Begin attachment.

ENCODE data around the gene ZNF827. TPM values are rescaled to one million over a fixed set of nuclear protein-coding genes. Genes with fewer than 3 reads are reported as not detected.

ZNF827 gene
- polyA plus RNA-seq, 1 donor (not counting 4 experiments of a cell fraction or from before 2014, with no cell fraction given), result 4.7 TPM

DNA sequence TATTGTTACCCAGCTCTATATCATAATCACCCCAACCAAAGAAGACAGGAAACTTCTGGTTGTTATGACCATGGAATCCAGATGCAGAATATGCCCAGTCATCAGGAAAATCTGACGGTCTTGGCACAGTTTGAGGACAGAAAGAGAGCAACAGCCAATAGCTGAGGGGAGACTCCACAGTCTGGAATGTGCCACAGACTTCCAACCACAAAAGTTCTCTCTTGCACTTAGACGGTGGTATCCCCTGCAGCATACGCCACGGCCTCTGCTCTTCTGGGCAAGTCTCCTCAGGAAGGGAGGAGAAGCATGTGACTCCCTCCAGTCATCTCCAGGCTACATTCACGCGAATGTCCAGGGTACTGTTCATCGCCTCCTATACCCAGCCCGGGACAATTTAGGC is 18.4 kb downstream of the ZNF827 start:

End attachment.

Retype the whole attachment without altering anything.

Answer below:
ENCODE data around the gene ZNF827. TPM values are rescaled to one million over a fixed set of nuclear protein-coding genes. Genes with fewer than 3 reads are reported as not detected.

ZNF827 gene
- polyA plus RNA-seq, 1 donor (not counting 4 experiments of a cell fraction or from before 2014, with no cell fraction given), result 4.7 TPM

DNA sequence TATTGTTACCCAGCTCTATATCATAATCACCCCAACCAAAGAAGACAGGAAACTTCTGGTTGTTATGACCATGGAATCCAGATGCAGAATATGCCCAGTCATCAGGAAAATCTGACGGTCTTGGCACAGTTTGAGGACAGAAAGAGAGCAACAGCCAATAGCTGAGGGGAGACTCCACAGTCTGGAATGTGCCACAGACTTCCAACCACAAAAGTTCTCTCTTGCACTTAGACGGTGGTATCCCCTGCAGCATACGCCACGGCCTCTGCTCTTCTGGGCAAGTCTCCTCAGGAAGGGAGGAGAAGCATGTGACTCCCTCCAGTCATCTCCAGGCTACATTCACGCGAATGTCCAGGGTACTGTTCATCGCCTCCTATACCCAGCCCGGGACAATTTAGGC is 18.4 kb downstream of the ZNF827 start: